Thursday, May 3, 2012

Admit it, these Colorado Rockies are better than you expected

Michael Cuddyer has been a huge part of the Rockies success.
The Colorado Rockies went to Scottsdale, AZ with high hopes in February. However, those associated with the team were probably the only ones who gave them a fighting chance.

It was tough to blame the the fans for being a little cynical. After all, it was just one year ago that the Rockies were favorites to win the National League West. Many experts had them picked to go all the way to the World Series. The excitement of signing Troy Tulowitzki and Carlos Gonzalez masked the fact that they didn't get any better talent-wise from 2010 to 2011.

The excitement of the expert predictions fizzled as quickly with the realization that Ubaldo Jimenez was not himself, and then in May, Jorge De La Rosa went down with an elbow injury that would require Tommy John surgery.

Many fans were ready for an overhaul in the offseason. However, they were hoping that the overhaul would entail signing a big-name free agent or two. The Rockies signed a free agent, but Michael Cuddyer, a 33-year old outfielder, was not what Rockies fans were hoping for.

On top of not being in the CJ Wilson sweepstakes, the Rockies got rid of several fan favorites, including Ryan Spilborghs, Chris Iannetta, Seth Smith and Ian Stewart. While all four of those players had under performed, many fans were enamored with them, and hated to see them go.


With Cuddyer, at 33-years old, and a trade for 36-year old Marco Scutaro from Boston, the Rockies had only gotten older. It wasn't looking promising for the Rockies. Fuel was added to the fire when the club announced that they were bringing in 49-year old Jamie Moyer to compete for a job in the starting rotation.

The skeptics and cynics had all the material that they would need. It is easy to make fun of this Rockies team. Many of them were saying the Rockies would lose 100 games.

On May 3rd, the Rockies sit at 12-12, 4-1/2 games behind the Dodgers, who have played two additional games.

Of course, 12-12 is nothing to write home about, but consider where the Rockies are at. If someone would have said that Jhoulys Chacin would be in the starting rotation for the Sky Sox, not the Rockies at the beginning of May would anyone have thought this team would be anywhere near .500?

What if someone had said that the 49-year old Moyer would be the most effective pitcher so far in 2012? Most would have bet that the team would be closer to five games under .500 rather than even. Consider that Jeremy Guthrie, who was described as an ace when the club acquired him, has an ERA of 5.92.

With the struggles that this club has had on the mound, it would make sense if they were several games under .500. Instead, they are right at 12-12 and within striking distance.

Look at the two most recent postseason appearances by the Rockies. In 2007, when they ended up in the World Series, the team was an abysmal 10-16 in April. In 2009, when the club won the National League Wild Card, they finished April 11-17.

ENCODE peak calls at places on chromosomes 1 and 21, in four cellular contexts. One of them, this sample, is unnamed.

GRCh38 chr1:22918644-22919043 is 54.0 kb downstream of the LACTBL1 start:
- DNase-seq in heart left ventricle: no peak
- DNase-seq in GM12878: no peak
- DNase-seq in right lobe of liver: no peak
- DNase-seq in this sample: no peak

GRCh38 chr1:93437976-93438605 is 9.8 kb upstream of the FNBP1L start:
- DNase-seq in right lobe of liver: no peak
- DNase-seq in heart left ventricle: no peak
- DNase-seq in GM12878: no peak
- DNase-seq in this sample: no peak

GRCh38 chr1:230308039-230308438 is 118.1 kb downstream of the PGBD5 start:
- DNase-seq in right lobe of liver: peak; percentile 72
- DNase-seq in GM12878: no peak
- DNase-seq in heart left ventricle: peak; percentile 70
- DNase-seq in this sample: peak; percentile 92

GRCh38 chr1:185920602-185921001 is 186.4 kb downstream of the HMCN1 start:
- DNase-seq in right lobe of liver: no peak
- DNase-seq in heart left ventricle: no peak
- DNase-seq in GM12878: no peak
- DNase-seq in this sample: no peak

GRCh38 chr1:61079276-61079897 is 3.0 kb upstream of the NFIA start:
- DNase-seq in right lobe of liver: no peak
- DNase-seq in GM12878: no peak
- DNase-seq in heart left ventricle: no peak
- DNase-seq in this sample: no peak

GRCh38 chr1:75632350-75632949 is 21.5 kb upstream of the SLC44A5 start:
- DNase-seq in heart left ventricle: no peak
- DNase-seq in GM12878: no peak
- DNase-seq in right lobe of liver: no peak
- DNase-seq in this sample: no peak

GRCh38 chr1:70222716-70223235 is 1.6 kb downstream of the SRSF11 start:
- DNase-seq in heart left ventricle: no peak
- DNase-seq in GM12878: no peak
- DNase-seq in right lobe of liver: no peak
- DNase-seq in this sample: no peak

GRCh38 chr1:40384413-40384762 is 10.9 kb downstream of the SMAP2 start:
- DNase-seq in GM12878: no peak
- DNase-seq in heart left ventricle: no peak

Of course, in both of those seasons, the Rockies had to go on improbable runs to get to the postseason. They forced themselves into a place where they had to win games in a hurry in order to get back into the race.

The good news for the Rockies in 2012 is that they haven't dug a hole. They have kept themselves in the race. In fact, they have won games in which Tim Lincecum and reigning Cy Young winner Clayton Kershaw took the mound against them.

The offense, carried through much of April by Cuddyer, has proven that it has the firepower to win games all by itself. Even in games in which the starting pitcher struggles, the offense has bailed him out on numerous occasions.

The starting rotation will get better. It can't get worse. Even if there are moves made to bring prospects up from Colorado Springs, the numbers will improve. On top of that, the team is just six weeks away from getting their true ace, Jorge De La Rosa back, which could prove to be a huge boost for the rotation, and a bullpen which has been ailed by the lack of depth from the rotation.

Reality is, this team is better than the cynics were expecting. They might be better than the optimistic fans were anticipating.

There is no doubt that this team has holes. No one is saying that they have the talent currently to make a solid argument for why they will be playing in October. However, they are a fun team to watch. The offense battles. They take better at bats than they took in 2011. The starting pitchers might not be pulling their weight, but they haven't been bad enough to make the Rockies look terrible in the early-going. They have room to grow, but even with flaws, they still are winning baseball games, which is the most important part of the game.

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1 comment:

  1. The problem with the pitchers is that they simply will not do as expected. The ones you expect to do well don't, and vice versa. But this year the offense and defense are showing some passion that seemed sorely lacking last year. Hang in there, Rockies!

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